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Opposing leaders agree on Bulgaria’s Cabinet

Opposing leaders agree on Bulgaria's Cabinet

Bulgaria’s long political stalemate appeared to reach a possible conclusion on Monday, when two opposing blocs – GERB/United Democratic Forces on one side and the reformist duo “We Continue the Change”, WCC, and Democratic Bulgaria on the other – announced that they had agreed to present an 18-month “expert” cabinet headed by rotating prime ministers. 

For the first nine months, Bulgaria will be led by former Education Minister Nickolay Denkov of “We Continue the Change”, while the next nine months will be under the governance of former EU commissioner Mariya Gabriel, now the fresh face of GERB. 

Both major parties made the important symbolic move of not nominating their de facto leaders – Boyko Borissov for GERB, and Kiril Petkov for WCC, as potential prime ministers. 

On Monday, after GERB returned its mandate to form a government unfulfilled, the next mandate was to be handed to WCC and Democratic Bulgaria.

However, a Denkov-Gabriel cabinet will have an easy majority of 135 MPs in Bulgaria’s 240-seat parliament. 

The move comes as a surprise, as WCC and Democratic Bulgaria had kept close to their promise not to enter into any deals with GERB.

On May 17, ex-PM Borissov stated that since the two opposition parties would not support his mandate, he would not support them either, when the mandate went to them.

Exactly the opposite happened on Monday.

“Our alliance takes responsibility at a time when the European future of the country is threatened by timeless interim cabinets,” Democratic Bulgaria said, referencing the increased powers of President Rumen Radev, who has been selecting cabinets after each of a series of inconclusive elections. 

“We Continue the Change/Democratic Bulgaria will propose a government that can implement constitutional reform with broad parliamentary and public support, fulfil all requirements related to the country’s full and active membership in the European Union, including entering the Schengen zone and the euro-zone; to implement a comprehensive judicial reform,” it added.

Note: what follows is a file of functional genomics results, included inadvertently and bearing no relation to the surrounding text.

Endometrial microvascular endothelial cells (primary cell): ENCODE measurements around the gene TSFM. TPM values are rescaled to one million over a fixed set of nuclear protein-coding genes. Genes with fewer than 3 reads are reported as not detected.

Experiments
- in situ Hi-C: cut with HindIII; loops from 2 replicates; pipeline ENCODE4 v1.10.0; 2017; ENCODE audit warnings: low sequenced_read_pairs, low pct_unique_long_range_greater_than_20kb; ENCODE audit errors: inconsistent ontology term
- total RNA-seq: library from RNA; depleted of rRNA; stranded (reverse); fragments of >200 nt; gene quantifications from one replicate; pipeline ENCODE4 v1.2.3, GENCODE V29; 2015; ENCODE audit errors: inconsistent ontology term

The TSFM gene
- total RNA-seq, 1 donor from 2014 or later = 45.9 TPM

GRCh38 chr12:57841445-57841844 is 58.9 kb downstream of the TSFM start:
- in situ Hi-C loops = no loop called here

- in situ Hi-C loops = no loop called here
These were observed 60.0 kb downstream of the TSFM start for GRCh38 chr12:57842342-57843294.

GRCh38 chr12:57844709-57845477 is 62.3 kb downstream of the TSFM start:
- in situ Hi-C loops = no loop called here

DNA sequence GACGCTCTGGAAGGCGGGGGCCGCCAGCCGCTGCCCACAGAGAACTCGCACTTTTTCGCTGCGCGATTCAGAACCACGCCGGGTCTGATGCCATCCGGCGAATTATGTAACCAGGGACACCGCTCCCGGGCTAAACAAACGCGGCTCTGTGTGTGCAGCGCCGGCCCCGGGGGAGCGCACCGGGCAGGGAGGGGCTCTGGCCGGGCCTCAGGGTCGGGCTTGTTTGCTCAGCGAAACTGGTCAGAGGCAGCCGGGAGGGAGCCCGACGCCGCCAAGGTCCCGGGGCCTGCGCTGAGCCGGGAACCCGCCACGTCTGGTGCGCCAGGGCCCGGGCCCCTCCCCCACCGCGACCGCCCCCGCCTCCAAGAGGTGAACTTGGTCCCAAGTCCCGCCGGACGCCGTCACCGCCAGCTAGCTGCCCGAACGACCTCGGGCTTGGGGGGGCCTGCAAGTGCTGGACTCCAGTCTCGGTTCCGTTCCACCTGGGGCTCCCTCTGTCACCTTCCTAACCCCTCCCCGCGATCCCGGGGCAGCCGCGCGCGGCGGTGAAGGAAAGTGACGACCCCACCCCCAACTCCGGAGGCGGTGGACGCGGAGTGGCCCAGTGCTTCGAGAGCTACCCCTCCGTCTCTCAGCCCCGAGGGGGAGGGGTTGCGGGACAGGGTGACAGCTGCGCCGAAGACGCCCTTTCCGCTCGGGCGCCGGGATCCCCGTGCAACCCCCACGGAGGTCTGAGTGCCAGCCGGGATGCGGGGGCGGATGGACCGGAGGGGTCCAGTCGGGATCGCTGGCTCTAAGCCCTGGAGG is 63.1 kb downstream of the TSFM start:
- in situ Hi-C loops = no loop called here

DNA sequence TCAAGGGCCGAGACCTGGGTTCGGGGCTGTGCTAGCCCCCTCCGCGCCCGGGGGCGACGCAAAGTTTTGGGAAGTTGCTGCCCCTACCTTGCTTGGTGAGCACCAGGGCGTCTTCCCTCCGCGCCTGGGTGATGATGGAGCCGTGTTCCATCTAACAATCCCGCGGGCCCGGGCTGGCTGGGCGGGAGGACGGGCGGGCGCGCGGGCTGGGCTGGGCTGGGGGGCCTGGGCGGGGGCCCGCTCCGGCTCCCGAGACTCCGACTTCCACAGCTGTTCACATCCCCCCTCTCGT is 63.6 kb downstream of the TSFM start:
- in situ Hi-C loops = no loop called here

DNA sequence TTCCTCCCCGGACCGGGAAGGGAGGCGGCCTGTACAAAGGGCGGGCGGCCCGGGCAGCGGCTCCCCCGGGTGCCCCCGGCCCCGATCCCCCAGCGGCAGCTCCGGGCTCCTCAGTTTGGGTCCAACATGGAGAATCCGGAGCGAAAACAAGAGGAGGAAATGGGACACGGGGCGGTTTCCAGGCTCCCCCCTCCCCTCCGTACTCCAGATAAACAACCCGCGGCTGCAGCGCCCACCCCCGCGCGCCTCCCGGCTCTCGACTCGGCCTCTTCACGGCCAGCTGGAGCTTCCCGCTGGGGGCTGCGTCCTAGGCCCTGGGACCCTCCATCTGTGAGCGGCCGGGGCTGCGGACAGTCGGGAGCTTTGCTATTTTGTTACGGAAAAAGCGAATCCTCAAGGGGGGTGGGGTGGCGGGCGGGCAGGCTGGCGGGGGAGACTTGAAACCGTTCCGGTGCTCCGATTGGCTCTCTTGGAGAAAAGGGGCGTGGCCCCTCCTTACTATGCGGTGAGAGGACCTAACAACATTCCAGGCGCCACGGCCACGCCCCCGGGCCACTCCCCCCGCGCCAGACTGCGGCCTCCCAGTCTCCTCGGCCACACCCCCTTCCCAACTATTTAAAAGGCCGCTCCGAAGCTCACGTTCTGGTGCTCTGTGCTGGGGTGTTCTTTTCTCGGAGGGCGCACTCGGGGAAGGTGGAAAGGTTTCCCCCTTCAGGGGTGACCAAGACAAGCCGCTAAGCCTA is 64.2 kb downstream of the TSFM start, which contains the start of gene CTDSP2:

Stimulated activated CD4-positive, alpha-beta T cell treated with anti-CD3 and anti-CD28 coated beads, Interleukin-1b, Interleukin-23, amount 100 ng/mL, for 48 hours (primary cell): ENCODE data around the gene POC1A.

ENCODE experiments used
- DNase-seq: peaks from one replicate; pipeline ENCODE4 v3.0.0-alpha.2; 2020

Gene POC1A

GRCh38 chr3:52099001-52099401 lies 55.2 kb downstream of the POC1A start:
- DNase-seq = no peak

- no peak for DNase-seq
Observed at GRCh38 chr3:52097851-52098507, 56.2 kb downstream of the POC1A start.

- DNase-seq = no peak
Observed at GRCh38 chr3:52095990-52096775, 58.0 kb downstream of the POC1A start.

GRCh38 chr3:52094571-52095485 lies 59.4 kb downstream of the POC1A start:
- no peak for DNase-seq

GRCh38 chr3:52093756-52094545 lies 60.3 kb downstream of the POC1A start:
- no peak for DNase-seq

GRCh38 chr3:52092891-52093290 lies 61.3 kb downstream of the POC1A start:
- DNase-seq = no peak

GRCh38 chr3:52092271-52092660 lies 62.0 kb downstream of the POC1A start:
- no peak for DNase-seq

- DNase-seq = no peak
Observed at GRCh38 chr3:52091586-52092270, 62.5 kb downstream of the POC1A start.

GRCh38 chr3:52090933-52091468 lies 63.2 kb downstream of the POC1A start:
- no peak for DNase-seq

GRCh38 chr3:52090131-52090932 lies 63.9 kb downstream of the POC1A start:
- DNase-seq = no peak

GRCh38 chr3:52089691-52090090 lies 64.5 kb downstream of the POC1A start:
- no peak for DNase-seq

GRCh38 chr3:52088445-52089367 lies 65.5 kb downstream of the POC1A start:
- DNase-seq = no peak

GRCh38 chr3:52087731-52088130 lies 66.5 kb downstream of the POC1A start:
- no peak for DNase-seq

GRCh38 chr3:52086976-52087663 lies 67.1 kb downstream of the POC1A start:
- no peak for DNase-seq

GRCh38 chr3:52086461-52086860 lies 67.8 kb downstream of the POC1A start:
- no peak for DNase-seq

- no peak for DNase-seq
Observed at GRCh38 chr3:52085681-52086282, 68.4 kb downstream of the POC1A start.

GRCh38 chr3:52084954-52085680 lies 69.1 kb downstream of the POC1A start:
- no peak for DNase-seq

It is unclear what the warming-up between GERB / United Democratic Forces and We Continue the Change / Democratic Bulgaria will mean for the mayoral elections due in the autumn, when the two blocs will field opposing candidates while working together in the state government. 

But it does mean that Bulgaria will finally exit the logjam in which five general elections and one presidential election were held in the space of only two years.

The cycle saw the decline of GERB, the rise and fall of “There’s Such a People”, founded by popular TV personality Slavi Trifonov, and the reformist government of Kiril Petkov, which was ousted in 2022 after “There’s Such a People” left the coalition and moved to the opposition. 

Benefitting from these fragmented new forces, GERB came first in the last two elections, in October 2022 and in April this year.

By bringing the opposition closer into its orbit, GERB has escaped political isolation while WCC and Democratic Bulgaria will make a comeback in government. 

However, the situation also contains echoes from 2013, when the then-touted champions of change, the Reformist Bloc, emerged from anti-government protests only to make a pact with GERB, and then lose voters’ support.

Also on Monday, Chief Prosecutor Ivan Geshev, once one of Borissov’s closest allies but now an opponent, after GERB agreed to opposition calls for his ousting, gave a nearly two-hour press conference where he announced that the prosecution will probe both Borissov and Mariya Gabriel for corruption. 

Source: Balkan Insight